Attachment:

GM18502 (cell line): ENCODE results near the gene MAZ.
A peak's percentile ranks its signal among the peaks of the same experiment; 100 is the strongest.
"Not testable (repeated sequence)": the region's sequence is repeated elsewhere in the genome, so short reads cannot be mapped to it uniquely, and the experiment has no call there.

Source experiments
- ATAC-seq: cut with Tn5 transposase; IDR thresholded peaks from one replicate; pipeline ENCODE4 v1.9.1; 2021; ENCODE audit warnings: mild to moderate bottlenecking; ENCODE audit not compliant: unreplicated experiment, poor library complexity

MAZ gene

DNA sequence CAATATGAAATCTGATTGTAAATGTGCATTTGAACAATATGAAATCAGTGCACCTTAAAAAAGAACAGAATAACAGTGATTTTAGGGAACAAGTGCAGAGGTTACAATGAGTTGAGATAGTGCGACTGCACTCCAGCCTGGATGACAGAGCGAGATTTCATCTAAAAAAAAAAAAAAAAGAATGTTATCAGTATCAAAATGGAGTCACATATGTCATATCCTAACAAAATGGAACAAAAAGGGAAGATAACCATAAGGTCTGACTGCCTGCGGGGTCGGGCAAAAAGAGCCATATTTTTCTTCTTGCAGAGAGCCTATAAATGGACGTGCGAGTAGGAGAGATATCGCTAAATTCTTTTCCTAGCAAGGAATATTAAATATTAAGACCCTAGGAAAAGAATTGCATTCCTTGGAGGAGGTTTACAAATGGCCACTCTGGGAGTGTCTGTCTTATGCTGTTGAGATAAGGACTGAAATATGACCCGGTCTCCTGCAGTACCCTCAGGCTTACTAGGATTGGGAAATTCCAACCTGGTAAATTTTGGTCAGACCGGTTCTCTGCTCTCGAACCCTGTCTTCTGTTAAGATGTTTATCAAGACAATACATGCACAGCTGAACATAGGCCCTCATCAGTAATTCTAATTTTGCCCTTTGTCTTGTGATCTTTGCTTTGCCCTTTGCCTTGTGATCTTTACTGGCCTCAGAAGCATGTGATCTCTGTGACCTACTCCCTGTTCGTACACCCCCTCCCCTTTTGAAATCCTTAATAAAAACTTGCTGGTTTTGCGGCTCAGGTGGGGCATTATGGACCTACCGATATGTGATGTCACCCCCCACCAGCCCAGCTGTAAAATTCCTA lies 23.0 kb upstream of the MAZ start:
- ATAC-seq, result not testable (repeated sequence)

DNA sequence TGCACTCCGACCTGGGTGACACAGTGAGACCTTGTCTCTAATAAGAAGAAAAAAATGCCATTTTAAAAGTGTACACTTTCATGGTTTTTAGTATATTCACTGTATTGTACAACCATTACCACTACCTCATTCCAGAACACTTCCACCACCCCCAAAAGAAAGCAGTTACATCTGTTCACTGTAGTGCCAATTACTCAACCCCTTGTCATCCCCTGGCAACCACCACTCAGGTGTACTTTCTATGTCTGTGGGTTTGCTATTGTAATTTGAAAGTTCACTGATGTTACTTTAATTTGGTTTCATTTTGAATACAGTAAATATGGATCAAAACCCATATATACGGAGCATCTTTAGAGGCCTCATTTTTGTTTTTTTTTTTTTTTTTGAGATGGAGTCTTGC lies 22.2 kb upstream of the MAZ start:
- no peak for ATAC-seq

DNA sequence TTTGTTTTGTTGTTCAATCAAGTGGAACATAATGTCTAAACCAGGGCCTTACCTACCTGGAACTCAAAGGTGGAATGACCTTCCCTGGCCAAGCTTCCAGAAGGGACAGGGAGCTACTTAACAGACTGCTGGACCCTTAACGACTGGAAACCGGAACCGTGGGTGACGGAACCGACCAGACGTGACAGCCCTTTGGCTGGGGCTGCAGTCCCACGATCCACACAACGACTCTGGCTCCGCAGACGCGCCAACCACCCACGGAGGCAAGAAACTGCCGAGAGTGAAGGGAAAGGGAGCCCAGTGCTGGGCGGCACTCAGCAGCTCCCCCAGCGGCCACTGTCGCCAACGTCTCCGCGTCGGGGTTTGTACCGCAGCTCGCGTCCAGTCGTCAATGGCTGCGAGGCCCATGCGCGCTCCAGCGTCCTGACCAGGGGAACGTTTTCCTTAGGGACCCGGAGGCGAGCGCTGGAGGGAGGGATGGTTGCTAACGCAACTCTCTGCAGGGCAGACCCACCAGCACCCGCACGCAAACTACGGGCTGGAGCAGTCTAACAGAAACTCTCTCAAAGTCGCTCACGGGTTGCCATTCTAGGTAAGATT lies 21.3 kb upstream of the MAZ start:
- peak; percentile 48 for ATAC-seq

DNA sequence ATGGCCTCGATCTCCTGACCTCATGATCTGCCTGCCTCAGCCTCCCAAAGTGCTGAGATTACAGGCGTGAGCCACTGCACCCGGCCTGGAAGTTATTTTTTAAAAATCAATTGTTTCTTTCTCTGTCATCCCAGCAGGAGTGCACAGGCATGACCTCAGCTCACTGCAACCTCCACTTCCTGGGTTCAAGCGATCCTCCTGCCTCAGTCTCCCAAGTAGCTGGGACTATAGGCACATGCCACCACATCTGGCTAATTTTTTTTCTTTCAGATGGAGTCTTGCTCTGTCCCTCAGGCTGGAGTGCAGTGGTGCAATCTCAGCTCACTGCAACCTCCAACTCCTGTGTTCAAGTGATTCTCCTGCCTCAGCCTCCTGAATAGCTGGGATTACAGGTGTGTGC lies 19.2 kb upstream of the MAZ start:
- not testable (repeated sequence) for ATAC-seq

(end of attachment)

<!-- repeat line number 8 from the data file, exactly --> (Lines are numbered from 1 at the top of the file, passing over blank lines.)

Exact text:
- ATAC-seq, result not testable (repeated sequence)